A shortage of skilled engineers and a desire continue with single day shift operation over an existing pattern of a four-day working week have all played a part over the past five years in prompting JWA CNC to research the best way to automate its production. It led in early March 2023 to the purchase of a Brother 30-taper M200X3 mill-turn centre with integrated BV7 component stocker and robotic handling. Installed in one of the subcontractor’s two factory units in Leicester, the turnkey cell was supplied by the Japanese manufacturer’s sole sales and service agent for the UK and Ireland, Whitehouse Machine Tools, Kenilworth.
Currently serving mainly the aerospace and defence industries as well as the emerging hydrogen fuel cell sector, JWA CNC produces a lot of prismatically machined components in mainly non-ferrous materials such as aluminium, stainless steel, copper, brass and plastics, often to single-figure micron tolerances. They are required in relatively limited quantities in the range 30- to 100-off, sometimes fewer if they are for R&D projects, so the company needs automated production systems that are fast to change over to a new batch run.
Pete Wood, Operations Director at JWA CNC, at the control of the Brother M200X3 mill-turn centre, which has an integrated BV7 component stocker with robotic handling positioned to the left of the machine.
Pete Wood, Operations Director at JWA CNC said, “Automation of lathes is easy using bar magazines and we have numerous such turning cells on our shop floor. However, autonomous production of milled components is more problematic because of the high diversity of shapes and small batch quantities.
“The typical selling price of prismatic parts going through our factory does not justify the purchase of a machining centre with a pallet storage and retrieval system, as they tend to be expensive and are also space-hungry. So robotic handling of the components themselves into and out of the machining area was a necessity.”
An early move towards this type of automation to compete with manufacturers in low-wage countries was made three years ago when the company decided to add a 6-axis cobot to a 4-axis BT40 machining centre on the shop floor. Operating with a single tray of parts, it works well unattended but has a couple of drawbacks. First, it is relatively slow to exchange a finish machined component for a new billet, taking around 3.5 minutes; and second, the automation takes up a lot of space.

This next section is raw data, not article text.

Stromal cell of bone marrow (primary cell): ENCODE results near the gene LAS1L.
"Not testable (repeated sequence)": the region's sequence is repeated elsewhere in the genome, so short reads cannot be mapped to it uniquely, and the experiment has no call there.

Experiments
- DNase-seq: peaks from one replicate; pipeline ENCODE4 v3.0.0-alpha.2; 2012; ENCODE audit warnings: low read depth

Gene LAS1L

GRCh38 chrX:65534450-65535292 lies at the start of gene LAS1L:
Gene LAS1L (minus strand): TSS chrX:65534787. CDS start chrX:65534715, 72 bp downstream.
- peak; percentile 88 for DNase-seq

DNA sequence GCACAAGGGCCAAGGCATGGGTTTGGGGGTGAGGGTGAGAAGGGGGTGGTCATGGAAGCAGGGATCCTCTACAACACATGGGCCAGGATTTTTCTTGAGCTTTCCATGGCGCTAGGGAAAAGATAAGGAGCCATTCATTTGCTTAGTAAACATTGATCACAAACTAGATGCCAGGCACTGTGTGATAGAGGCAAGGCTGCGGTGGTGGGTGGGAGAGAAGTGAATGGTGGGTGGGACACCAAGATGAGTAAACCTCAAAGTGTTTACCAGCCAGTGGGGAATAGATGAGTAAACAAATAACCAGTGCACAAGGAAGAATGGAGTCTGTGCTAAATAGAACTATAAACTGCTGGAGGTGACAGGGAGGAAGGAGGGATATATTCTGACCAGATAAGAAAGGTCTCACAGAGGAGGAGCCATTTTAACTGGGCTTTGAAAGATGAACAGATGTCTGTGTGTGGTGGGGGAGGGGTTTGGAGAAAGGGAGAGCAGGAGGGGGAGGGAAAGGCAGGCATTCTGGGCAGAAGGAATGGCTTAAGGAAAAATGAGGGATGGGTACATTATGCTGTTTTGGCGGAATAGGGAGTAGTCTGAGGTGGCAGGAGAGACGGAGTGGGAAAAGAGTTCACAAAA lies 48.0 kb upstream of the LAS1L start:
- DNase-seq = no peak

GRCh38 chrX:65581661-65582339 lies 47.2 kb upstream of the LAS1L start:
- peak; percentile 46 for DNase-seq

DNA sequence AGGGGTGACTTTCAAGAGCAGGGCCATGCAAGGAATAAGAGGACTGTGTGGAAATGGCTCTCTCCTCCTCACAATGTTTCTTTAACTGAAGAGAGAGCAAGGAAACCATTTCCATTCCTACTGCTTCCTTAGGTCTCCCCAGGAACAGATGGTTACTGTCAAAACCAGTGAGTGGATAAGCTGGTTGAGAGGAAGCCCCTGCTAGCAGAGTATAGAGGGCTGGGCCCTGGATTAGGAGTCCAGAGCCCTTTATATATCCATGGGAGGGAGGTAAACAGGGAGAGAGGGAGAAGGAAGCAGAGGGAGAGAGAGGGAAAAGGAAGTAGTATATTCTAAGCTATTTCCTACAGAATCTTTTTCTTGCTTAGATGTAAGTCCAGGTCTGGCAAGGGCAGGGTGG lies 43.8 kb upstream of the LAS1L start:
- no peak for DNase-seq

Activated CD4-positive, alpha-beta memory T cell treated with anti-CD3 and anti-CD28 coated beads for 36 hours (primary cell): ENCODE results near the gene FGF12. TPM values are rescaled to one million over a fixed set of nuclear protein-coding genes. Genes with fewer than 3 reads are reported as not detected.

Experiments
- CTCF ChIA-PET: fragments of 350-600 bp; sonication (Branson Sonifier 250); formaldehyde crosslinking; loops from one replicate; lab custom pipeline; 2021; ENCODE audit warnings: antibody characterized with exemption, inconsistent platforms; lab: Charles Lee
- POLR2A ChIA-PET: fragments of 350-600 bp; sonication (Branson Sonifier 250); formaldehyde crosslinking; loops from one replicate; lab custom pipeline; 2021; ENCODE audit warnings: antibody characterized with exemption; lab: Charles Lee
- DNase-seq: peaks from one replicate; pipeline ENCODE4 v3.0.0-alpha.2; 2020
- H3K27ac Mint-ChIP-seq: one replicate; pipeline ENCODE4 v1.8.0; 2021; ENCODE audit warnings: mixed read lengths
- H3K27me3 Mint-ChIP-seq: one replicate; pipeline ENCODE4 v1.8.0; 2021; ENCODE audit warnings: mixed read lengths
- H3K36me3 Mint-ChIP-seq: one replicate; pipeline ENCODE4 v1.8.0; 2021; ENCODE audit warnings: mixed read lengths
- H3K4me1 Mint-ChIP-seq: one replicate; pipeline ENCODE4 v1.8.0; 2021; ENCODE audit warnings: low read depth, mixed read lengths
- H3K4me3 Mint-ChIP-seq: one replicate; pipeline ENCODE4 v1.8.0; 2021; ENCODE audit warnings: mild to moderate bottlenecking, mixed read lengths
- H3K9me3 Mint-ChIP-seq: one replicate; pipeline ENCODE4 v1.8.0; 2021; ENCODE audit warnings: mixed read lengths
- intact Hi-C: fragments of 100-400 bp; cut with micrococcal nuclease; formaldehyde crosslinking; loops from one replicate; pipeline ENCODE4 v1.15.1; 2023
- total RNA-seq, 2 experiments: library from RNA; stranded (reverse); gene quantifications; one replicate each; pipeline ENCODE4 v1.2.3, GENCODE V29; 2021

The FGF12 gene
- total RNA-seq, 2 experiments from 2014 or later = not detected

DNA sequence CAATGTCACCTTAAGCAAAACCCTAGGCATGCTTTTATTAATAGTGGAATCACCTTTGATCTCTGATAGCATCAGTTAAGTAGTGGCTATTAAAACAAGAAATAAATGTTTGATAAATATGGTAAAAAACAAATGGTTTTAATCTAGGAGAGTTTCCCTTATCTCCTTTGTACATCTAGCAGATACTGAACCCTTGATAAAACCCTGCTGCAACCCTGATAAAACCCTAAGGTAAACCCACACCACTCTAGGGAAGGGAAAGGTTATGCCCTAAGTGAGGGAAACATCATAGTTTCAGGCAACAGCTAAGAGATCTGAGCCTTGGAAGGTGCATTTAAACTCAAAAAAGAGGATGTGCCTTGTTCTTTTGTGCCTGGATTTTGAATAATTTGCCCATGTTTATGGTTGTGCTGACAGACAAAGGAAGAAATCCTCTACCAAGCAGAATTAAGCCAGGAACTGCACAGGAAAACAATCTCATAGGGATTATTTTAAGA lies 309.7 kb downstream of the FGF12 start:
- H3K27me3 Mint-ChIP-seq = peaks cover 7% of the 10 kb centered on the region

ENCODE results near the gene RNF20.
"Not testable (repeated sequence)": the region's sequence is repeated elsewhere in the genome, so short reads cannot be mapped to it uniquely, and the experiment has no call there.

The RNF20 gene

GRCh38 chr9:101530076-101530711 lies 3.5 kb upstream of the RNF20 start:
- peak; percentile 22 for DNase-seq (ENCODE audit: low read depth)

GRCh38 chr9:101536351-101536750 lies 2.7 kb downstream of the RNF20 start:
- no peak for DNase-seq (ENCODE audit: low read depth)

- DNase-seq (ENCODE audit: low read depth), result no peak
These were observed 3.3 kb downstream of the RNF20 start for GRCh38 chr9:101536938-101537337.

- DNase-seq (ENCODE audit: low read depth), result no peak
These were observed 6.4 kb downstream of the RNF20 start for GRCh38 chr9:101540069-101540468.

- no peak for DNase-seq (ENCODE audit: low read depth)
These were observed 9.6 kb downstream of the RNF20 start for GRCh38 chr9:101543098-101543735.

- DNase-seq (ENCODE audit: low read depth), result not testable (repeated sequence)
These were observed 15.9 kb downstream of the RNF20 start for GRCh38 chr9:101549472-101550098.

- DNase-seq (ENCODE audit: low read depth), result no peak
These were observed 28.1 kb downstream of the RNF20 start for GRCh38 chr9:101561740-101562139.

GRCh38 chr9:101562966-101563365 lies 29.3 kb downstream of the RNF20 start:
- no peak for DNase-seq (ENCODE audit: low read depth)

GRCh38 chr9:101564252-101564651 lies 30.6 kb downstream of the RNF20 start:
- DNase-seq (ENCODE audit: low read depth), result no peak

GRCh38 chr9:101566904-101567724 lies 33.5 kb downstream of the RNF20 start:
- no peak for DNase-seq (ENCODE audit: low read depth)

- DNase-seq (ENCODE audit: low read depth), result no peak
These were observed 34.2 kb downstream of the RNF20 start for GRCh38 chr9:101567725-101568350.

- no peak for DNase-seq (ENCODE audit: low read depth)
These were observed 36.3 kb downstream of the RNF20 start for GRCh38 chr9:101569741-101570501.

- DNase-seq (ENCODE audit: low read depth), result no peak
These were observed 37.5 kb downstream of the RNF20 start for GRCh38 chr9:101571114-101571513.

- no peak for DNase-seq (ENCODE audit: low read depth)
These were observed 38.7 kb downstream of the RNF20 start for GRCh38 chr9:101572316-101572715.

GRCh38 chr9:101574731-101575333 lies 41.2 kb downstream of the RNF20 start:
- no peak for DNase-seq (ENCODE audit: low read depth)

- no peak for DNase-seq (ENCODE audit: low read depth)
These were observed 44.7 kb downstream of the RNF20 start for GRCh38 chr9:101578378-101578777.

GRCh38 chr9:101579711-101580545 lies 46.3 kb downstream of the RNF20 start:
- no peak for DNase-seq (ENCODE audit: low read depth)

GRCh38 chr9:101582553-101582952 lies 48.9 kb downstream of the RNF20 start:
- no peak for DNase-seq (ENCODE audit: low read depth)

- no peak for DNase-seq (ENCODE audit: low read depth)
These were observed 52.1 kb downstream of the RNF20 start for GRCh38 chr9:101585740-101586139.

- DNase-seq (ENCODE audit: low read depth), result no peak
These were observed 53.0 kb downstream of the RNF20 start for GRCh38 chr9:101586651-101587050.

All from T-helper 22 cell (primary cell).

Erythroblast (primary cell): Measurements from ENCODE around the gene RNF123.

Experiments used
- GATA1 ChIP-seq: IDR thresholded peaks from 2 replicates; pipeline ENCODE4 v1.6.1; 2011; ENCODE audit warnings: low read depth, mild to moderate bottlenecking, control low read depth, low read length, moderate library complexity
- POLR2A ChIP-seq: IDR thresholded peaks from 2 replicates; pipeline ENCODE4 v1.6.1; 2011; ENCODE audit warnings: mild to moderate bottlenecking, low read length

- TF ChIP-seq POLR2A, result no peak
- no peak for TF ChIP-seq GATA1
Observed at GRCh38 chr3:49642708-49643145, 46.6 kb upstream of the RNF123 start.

In contrast, the Brother system avoids both of these negatives by executing component exchange in well under half a minute and by compressing the machining centre complete with its automation into a 3.5 metre x 4.1 metre footprint, only a little larger than that occupied by the cobot alone. With space at a premium at the Leicester facility, the compactness of the new cell is an important plus-point.
The M200X3, with a working volume of 200 x 440 x 305 mm, has a torque motor-driven rotary table capable of carrying out in-cycle turning operations in addition to prismatic machining.
The integral robot effecting load/unload of the individual workpieces has four CNC axes, three rotational and one linear into and out of the
machine via an automatic door. It carries twin grippers with the end effectors opposed to each other at 180 degrees. They load and unload parts into and out of a pneumatically-actuated fixture on the rotary table mounted on a trunnion that swivels from +120 to -30 degrees. According to JWA CNC’s technical director Tim Shillabeer, the fact that a 4-axis rather than a 6-axis robot performs component transfer reduces set-up time and gives him confidence in a high level of ongoing operational reliability.
Three notable aspects of the Brother M200X3 are that it is the third BT30 machining centre in the factory but the first with a face-and-taper spindle; the second 5-axis model on site; and the only milling centre with a torque table capable of turning components in the same set-up. Several parts produced by JWA CNC require pre-turning before prismatic machining, so there will be a saving by performing both operations on the Brother, especially if the subsequent 5-axis milling and drilling allows parts to exit the machine in fewer set-ups, or perhaps even one.
The BV7 stocker incorporates multiple trays of components for automatic transfer by the robot into a pneumatically-actuated fixture on the rotary table in the machine.
Another advantage of 30-taper machining centres is that they are highly productive. The Brother machine, for example, has 50 m/min linear rapids and fast rotary motions that reposition a part for the next cut while the 1.4-second chip-to-chip tool change is taking place, avoiding undue idle time. The 22 cutters in the tool magazine are deployed by the dynamic, 16,000 rpm face-and-taper contact spindle that combines speed with precision.
An often overlooked additional benefit of a 30-taper machine over a 40-taper model is that, due to the former’s high productivity, a typical part is produced faster and therefore with less energy. Combined with numerous
efficiency measures within the machine, such as reduced air consumption, hybrid drive motors with power regeneration, high efficiency pumps and auto-off functions, it results in less power being consumed per part manufactured.
Brother claims an overall reduction of in energy consumption of around 80% compared with using a 40-taper machine to produce any given component. With the M200X3 installation being so recent, JWA CNC is unable to substantiate this saving. What it can say, however, is that with electricity costs having nearly quadrupled in the first six months of 2023, every little helps.